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Friday, 27 October, 2000, 16:25 GMT 17:25 UK
Further price cuts proposed for BT
Industry watchdogs, criticised for taking a soft line with BT, have stepped up pressure on the telecoms giant by proposing further cuts to the prices it can charge.
Telecoms regulator Oftel has ignored pleas by BT for the removal of the price cap on charges to household callers, and proposed extending the regime until July 2002.
The move would save BT's 20 million domestic customers an average of £13 each.
And customers of other phone firms may see their bills cut through Oftel plans to slash the rates BT can charge competitors for using its lines.
Further to fall
"BT's call prices can fall still further," said Oftel director general David Edmonds, who said that domestic phone bills had fallen by 20% in real terms since 1997.
"Oftel has decided to protect consumers by continuing retail price controls."
He rejected claims by BT that, thanks to increased competition, consumers no longer need the protection of official price controls introduced when the firm was privatised in 1984.
And he withheld the right to introduce tougher measures if the new proposals proved ineffective.
Existing price controls, which had been scheduled to be axed next July, limit annual price rises to 4.5% less than inflation - which currently equates to a cut of 2.3% a year.
Yet BT's "returns on calls... remain substantially above a reasonable level", Oftel said on Thursday in the consultation document Price Control Review.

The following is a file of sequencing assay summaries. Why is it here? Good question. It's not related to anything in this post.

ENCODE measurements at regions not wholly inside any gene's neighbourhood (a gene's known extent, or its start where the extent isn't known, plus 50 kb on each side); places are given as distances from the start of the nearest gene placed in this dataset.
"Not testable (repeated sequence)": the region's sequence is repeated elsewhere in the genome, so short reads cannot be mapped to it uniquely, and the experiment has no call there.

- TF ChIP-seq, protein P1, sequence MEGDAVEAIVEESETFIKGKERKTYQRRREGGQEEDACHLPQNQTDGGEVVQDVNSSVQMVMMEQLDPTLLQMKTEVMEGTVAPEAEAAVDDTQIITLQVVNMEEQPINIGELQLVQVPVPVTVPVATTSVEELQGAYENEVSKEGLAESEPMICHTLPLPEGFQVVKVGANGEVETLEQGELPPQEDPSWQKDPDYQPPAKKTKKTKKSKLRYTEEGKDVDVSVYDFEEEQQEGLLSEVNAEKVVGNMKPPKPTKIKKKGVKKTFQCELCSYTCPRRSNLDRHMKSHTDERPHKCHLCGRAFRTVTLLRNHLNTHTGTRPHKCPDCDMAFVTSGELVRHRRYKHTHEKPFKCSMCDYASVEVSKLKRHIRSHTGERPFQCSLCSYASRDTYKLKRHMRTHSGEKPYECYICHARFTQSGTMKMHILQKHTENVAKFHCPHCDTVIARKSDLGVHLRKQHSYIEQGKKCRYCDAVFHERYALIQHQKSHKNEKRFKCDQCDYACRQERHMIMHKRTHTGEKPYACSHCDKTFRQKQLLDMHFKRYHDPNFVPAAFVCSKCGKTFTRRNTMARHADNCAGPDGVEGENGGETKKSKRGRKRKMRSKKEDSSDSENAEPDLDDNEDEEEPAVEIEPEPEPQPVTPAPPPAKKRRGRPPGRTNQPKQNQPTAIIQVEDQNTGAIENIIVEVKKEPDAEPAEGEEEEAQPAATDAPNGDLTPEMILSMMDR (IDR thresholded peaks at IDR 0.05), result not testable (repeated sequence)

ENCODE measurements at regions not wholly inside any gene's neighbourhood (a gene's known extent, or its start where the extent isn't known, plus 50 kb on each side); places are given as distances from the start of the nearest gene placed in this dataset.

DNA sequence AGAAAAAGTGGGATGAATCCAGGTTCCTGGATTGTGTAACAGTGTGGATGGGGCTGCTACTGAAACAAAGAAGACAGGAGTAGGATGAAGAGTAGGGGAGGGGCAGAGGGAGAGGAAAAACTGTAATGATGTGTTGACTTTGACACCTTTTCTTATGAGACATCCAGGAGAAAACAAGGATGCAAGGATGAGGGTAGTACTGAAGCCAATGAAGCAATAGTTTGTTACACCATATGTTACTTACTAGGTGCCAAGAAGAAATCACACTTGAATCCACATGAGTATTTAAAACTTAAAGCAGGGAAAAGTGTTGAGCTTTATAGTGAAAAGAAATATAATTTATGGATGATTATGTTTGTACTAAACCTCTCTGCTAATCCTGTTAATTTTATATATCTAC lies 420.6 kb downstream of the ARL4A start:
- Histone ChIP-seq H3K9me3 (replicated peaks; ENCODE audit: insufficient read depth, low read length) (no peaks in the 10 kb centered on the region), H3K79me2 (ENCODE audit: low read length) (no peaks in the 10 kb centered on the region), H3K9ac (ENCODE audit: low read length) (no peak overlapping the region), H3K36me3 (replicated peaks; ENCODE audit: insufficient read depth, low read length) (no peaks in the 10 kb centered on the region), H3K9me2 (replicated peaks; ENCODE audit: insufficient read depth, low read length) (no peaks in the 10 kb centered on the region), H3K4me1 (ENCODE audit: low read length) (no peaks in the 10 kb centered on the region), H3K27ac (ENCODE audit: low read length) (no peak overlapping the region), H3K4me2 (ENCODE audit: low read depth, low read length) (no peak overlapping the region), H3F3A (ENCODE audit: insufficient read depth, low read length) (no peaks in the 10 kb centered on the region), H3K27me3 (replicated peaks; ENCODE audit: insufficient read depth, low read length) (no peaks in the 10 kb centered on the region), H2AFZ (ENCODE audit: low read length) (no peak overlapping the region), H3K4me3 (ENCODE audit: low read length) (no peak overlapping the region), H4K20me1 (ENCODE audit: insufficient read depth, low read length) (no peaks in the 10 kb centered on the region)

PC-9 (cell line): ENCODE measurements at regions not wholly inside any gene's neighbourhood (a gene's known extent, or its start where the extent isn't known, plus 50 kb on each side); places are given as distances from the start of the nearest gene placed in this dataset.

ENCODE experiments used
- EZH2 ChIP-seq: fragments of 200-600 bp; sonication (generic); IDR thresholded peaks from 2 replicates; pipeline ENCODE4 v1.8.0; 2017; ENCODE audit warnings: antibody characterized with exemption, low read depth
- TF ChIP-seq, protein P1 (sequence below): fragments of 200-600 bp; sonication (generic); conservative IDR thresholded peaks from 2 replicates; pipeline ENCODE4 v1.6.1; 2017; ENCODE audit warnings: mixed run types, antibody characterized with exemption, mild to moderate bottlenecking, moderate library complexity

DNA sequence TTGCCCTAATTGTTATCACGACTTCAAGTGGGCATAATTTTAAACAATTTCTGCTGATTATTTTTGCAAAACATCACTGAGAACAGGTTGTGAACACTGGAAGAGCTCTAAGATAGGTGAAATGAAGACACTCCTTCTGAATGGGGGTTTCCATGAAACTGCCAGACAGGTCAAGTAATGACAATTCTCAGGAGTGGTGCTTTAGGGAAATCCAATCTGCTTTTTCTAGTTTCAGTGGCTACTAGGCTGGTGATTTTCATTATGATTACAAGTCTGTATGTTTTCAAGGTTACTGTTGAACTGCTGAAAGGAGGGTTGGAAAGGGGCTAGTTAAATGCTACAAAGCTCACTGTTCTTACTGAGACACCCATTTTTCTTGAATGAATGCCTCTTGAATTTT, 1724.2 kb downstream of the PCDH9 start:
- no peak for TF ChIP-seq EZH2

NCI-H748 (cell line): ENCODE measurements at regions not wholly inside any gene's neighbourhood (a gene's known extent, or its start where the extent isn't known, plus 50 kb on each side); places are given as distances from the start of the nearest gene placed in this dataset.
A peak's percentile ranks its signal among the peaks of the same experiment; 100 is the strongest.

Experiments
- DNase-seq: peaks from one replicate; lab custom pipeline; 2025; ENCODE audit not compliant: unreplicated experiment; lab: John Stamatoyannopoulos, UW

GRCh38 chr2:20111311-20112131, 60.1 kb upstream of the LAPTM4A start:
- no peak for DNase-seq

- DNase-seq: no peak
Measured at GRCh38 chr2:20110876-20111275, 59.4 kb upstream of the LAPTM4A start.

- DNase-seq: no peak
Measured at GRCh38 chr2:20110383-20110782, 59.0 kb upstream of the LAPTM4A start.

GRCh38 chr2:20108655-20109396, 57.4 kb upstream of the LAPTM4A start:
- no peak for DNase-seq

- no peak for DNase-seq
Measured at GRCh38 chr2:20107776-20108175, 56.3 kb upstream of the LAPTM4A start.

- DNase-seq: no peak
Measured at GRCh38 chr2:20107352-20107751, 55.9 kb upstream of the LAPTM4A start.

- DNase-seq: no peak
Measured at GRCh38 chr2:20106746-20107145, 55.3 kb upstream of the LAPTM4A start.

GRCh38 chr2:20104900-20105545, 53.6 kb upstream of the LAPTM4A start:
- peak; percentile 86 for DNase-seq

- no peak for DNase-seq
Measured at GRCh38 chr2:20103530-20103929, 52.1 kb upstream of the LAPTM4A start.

"The overall level of profitability exceeds what BT requires to cover its full costs and make a reasonable return."
While competition has increased, BT's share of the fixed-line call market has fallen less quickly than expected, the report said.
Yet BT is 2-4% less efficient than comparative US companies, Oftel was told by consultants.
"Persistently excessive profits should not occur in competitive markets unless a particular firm is much more efficient or innovative than its rivals," the Oftel report said.
"It is not clear that either of these conditions for high profits apply [here]."
Oftel, which has opened a six week consultation period on its proposals, rejected a pledge by BT not to lift callers' bills faster than inflation if the price cap were lifted.
The regulator also proposed to set the telecoms giant a tougher target for charges to other operators for using the firm's phone networks.
The existing regime forces BT, at current levels of inflation, to reduce prices by more than 5% a year.
But Oftel has proposed forcing BT to cut charges by up to a further 3.5% per year.
The idea was welcomed by rival phone firm Colt Telecom, which had been expecting restrictions on BT to be relaxed.
"Overall we feel this is a positive move for Colt," John Doherty, the firm's investor relations director, told BBC News Online.
But BT said it was "disappointed" by Oftel's proposal, and would press for amendments before the watchdog publishes final regulations in January.
The extra 3.5% cut in interconnection charges would be "challenging" to meet, BT spokesman David Orr told BBC News Online.
And there was "enough evidence of competition" to allow price controls on domestic phone charges to be relaxed, he said.
But BT shares shrugged off the report to close 45½p up at 783p in London on Friday.
The Oftel report also said BT's revenues from domestic calls fell by one fifth for local calls, and one quarter for national calls, in the first three months of 2000, compared to the same quarter last year.
The watchdog sees mobile phones as one of the fastest growing sectors in the call market.
The number of calls made by mobile phone users is increasing by a rate of 50% a year, with calls received rising by 40%.
About 5% of householders now use a mobile phone in place of a fixed line unit.
But growth in the 0800 freephone and 0345 local rate services will lead the call market overall between 2001 and 2005, Oftel believes.
Oftel's proposals follow criticism from telecoms firms and European Union officials that the watchdog should have taken a tougher line with BT over opening up local exchanges to competition.
Senior EC adviser Olli Rehn warned the UK could drop into the "relegation zone" of European telecoms if Oftel failed to prise open the markets.
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